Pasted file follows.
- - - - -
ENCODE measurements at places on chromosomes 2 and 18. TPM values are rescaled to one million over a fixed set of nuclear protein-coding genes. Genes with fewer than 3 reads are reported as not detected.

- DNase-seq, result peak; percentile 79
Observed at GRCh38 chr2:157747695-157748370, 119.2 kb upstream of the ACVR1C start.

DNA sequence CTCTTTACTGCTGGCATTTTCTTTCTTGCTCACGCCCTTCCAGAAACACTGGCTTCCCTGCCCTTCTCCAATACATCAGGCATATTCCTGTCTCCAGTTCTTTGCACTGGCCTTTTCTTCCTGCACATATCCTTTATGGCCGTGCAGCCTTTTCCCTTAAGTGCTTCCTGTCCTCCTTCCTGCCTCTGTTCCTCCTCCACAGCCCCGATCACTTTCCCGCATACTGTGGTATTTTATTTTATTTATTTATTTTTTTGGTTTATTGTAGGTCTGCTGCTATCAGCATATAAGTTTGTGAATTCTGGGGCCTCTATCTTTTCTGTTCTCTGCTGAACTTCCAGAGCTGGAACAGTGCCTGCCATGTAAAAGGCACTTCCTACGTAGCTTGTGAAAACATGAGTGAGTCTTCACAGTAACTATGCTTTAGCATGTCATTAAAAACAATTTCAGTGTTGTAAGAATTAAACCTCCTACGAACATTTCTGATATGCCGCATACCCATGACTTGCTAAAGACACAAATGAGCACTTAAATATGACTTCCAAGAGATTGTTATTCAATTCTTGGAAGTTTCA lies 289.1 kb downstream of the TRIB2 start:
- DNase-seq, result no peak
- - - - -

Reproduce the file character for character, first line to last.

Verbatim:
ENCODE measurements at places on chromosomes 2 and 18. TPM values are rescaled to one million over a fixed set of nuclear protein-coding genes. Genes with fewer than 3 reads are reported as not detected.

- DNase-seq, result peak; percentile 79
Observed at GRCh38 chr2:157747695-157748370, 119.2 kb upstream of the ACVR1C start.

DNA sequence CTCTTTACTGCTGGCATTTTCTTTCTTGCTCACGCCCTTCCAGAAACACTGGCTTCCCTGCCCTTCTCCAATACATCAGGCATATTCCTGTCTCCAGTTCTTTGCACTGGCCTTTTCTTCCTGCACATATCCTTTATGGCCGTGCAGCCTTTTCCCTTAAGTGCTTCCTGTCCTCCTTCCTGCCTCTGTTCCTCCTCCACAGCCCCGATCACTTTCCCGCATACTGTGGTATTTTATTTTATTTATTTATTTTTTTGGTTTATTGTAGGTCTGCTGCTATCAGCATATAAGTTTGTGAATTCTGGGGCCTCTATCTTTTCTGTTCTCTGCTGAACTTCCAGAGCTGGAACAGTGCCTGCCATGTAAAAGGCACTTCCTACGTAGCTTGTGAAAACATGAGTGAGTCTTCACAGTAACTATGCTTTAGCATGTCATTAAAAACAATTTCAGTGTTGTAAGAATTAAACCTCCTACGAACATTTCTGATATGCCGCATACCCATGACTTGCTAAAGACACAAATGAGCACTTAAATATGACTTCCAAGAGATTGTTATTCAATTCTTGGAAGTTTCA lies 289.1 kb downstream of the TRIB2 start:
- DNase-seq, result no peak